testing can cause teachers to feel overloaded. Teachers often perceive that they are asked to learn and apply many different skills simultaneously. They feel discouraged if they sense that differentiated classrooms are “just one more thing to do (Tomlinson, 1999).”
Teachers must be effective in developing many types of intelligence, not just one. Tomlinson concurs, “A hallmark of excellent teachers is their capacity to see and serve individuals rather than batches of children.” However, the reality remains that putting differentiated instruction into practice is not as simple as it seems. It can take teachers many years to make differentiated instruction part of the everyday routine. To train a whole school to differentiate instruction takes years of practice. Even Tomlinson estimates that differentiation can take as long as seven to ten years (Hess, 1999).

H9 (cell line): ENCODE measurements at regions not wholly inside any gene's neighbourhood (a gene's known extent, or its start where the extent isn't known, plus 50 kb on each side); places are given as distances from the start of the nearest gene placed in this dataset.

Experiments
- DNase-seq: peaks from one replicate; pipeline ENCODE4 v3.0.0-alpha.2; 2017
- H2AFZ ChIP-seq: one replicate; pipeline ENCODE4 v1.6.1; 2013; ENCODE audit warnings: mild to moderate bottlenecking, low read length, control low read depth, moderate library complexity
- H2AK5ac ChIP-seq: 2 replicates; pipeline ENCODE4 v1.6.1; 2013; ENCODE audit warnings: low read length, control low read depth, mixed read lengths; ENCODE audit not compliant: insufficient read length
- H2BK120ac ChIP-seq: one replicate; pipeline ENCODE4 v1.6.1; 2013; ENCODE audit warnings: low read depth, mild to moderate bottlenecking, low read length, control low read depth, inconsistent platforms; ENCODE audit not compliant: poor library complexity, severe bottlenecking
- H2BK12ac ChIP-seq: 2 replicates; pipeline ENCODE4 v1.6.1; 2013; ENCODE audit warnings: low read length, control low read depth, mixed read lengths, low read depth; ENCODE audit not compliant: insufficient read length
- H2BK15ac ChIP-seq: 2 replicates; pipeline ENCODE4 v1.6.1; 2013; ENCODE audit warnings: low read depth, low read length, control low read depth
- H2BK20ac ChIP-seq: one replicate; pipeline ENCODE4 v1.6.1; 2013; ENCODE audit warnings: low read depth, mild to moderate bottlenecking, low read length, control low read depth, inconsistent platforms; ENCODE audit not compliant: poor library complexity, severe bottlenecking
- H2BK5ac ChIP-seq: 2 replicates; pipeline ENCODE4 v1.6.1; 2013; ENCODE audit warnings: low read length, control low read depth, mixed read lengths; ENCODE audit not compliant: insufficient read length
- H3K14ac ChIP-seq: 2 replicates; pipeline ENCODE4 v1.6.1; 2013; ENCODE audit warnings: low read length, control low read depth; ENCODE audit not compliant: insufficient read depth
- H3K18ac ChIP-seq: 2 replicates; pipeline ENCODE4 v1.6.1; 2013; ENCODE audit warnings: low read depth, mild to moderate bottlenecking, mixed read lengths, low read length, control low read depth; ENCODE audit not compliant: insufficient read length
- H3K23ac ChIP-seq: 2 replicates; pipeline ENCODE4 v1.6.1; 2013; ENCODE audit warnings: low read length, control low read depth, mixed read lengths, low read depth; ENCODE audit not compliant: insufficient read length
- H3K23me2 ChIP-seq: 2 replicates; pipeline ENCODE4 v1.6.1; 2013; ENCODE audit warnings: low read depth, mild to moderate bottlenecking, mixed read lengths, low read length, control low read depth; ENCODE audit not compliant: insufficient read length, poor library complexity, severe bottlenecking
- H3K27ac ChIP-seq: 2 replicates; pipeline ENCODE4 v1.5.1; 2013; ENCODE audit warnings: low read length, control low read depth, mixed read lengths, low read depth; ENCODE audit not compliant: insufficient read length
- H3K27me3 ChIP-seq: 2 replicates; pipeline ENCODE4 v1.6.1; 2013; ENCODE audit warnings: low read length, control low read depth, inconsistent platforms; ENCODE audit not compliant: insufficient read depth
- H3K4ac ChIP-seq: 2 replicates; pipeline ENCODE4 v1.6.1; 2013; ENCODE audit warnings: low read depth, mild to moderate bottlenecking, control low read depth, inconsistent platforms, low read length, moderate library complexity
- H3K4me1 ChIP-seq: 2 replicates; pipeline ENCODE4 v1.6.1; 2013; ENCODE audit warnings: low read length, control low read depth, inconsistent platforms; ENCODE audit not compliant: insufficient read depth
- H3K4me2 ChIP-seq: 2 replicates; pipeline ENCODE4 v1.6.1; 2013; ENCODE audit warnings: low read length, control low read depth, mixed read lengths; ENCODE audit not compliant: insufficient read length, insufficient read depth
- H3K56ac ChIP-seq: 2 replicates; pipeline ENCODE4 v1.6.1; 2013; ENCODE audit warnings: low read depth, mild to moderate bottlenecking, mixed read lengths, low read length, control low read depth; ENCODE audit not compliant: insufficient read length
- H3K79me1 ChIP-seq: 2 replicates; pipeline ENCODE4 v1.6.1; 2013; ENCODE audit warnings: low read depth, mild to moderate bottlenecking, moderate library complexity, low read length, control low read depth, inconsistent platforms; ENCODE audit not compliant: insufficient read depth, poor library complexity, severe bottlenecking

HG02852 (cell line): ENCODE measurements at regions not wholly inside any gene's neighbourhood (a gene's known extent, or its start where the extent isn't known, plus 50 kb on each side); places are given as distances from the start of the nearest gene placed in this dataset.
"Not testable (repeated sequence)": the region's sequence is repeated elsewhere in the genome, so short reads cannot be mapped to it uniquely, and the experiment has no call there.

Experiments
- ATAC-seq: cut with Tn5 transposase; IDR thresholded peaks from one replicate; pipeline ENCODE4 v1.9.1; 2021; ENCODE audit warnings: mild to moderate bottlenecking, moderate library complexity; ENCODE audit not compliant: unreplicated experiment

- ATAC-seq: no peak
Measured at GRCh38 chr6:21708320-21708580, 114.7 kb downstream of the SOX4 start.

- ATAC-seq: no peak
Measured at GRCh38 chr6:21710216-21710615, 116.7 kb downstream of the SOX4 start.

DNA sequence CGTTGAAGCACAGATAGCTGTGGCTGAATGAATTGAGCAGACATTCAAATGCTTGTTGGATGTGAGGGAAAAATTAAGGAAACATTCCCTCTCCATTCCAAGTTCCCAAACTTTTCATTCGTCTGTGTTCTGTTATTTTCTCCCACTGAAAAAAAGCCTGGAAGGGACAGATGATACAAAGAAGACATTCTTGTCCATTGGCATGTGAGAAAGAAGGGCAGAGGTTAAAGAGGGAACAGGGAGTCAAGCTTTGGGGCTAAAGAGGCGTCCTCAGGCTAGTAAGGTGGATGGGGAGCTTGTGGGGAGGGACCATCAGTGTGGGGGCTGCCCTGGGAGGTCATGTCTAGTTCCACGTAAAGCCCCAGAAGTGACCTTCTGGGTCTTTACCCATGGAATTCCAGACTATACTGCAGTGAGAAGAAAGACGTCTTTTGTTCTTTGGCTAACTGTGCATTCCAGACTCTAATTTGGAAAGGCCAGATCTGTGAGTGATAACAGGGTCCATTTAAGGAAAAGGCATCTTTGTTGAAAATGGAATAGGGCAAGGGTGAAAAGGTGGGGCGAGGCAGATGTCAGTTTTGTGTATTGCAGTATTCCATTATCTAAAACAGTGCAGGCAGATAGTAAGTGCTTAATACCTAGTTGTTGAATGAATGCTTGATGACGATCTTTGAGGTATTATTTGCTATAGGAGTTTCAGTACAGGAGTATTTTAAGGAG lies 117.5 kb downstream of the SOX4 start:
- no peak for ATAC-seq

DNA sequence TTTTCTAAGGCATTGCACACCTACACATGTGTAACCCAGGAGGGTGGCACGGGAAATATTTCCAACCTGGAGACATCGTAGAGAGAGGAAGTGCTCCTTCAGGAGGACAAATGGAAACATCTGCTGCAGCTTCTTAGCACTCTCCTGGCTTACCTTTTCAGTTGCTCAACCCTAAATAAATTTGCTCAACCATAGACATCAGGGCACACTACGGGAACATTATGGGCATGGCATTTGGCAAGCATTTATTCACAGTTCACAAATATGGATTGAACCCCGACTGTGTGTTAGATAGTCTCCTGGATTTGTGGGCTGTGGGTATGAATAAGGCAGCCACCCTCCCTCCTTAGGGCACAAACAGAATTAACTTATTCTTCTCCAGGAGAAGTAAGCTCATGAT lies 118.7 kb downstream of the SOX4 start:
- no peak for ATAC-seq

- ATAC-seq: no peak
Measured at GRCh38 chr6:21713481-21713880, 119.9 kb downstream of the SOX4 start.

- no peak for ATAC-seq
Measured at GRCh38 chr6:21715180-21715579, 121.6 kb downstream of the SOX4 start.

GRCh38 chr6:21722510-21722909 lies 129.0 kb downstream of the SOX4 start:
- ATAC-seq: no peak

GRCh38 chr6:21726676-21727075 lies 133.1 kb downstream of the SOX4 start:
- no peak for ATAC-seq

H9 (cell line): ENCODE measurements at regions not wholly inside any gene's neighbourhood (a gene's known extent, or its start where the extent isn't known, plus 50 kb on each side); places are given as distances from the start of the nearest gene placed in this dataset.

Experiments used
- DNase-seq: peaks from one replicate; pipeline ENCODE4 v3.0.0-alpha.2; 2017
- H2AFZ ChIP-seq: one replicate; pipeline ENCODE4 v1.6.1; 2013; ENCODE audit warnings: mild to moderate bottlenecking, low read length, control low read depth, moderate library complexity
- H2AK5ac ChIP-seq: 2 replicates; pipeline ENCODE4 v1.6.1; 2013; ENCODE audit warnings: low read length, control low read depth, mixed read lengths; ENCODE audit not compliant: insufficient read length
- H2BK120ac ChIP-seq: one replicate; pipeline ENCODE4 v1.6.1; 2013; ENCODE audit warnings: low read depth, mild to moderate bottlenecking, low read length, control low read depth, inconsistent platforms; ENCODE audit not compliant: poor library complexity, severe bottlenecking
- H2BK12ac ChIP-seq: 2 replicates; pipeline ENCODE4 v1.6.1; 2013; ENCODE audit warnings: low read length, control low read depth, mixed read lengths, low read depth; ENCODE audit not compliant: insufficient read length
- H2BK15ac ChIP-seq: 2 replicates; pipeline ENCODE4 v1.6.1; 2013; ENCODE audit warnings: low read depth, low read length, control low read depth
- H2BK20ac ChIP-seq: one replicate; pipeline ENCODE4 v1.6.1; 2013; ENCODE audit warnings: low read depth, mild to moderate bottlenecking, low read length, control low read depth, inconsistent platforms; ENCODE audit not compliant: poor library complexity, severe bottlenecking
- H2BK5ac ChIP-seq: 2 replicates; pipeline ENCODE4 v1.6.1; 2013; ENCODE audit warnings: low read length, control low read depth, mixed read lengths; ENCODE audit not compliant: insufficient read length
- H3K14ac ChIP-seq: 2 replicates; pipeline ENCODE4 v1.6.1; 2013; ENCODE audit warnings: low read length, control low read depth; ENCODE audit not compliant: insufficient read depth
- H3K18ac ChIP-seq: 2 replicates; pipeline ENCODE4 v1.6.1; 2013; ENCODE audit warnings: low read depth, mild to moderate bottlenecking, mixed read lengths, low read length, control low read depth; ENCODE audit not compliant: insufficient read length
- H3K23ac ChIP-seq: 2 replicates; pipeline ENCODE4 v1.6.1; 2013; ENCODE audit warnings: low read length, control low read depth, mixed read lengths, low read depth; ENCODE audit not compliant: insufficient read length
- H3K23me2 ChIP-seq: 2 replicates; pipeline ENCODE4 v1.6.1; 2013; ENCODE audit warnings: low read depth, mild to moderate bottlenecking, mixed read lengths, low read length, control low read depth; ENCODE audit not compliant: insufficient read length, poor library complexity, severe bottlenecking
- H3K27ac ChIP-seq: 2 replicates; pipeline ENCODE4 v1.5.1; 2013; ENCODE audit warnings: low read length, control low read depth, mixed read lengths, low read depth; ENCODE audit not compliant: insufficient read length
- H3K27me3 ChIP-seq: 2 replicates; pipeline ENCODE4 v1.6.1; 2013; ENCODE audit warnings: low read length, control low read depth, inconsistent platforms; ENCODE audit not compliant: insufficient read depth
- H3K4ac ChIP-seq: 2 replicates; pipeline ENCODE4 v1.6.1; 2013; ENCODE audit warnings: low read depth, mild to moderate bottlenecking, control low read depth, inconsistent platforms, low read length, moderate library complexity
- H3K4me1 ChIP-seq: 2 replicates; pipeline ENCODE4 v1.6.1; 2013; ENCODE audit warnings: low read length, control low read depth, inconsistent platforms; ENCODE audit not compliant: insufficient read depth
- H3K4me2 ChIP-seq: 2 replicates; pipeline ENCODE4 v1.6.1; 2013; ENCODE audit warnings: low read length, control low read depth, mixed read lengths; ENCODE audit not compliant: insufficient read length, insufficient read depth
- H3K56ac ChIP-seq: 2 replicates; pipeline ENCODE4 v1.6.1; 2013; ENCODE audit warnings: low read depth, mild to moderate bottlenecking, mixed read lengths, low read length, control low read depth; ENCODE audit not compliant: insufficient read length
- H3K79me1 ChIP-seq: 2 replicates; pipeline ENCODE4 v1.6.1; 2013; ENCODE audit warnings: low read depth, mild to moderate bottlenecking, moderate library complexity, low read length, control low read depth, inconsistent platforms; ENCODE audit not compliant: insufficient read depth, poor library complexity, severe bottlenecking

Moreover, shrinking school budgets means that funds for materials and resources, as well as professional development, may be severely limited. Funding should be set aside to provide time and resources for continuous teacher training and for teachers to work collaboratively.
When asked if there are any negatives to differentiated instruction, Dr. Louise Spear-Swerling, a strong supporter of differentiation asserts, “I don’t think there are any negatives if it is done well. I think it’s very challenging to do it well.” Therefore, differentiated instruction may be something a teacher does once in a great while because it is difficult to make it become a way of life in the classroom.
There is a Peanuts comic in which Charlie Brown is talking with Lucy. In it, he says, “My teacher thinks that teaching is just like bowling; you aim down the middle and try to hit as many as you can.” Lucy replies, “She must not be a very good bowler.” In conclusion, although teachers can see the benefits of meeting students where they are and teaching them in ways that best enable them to learn, the actuality is that the majority of teachers still teach in much the same way that Charlie Brown’s teacher did - by aiming down the middle.